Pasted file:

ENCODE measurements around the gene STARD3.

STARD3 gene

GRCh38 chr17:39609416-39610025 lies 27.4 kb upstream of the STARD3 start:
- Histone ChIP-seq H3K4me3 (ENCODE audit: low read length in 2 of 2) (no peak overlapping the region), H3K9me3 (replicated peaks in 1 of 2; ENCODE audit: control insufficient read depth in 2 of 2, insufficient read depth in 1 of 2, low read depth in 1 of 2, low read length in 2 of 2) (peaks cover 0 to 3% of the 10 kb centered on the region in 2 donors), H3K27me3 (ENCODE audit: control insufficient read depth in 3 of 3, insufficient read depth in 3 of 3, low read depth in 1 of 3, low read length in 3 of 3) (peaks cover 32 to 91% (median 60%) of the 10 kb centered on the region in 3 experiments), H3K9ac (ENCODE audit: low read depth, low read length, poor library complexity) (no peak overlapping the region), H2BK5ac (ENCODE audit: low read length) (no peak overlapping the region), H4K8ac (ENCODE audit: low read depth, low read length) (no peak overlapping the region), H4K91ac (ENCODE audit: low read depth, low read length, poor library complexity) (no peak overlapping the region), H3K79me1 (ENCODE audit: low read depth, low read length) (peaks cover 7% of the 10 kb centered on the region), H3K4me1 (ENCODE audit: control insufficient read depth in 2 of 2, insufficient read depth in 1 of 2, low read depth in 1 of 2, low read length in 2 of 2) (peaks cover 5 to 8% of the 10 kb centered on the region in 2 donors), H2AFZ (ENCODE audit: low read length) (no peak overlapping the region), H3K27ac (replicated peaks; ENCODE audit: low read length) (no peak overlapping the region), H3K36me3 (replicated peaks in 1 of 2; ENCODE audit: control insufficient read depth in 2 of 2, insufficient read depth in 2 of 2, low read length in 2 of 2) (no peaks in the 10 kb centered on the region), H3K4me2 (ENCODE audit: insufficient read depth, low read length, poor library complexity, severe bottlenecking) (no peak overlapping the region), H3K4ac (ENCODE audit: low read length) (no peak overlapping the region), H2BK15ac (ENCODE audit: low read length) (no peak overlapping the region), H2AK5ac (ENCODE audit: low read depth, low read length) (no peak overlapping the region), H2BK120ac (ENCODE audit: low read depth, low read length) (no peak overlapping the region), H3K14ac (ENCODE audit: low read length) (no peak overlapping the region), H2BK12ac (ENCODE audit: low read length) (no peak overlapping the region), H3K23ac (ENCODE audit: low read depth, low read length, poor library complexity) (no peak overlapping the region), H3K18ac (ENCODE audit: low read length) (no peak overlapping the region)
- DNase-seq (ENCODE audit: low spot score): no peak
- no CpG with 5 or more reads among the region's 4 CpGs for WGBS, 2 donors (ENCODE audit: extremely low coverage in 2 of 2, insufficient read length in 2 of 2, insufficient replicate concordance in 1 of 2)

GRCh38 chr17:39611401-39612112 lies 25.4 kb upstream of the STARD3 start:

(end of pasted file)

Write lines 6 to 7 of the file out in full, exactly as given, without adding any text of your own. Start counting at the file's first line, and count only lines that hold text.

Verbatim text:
- no CpG with 5 or more reads among the region's 4 CpGs for WGBS, 2 donors (ENCODE audit: extremely low coverage in 2 of 2, insufficient read length in 2 of 2, insufficient replicate concordance in 1 of 2)

GRCh38 chr17:39611401-39612112 lies 25.4 kb upstream of the STARD3 start: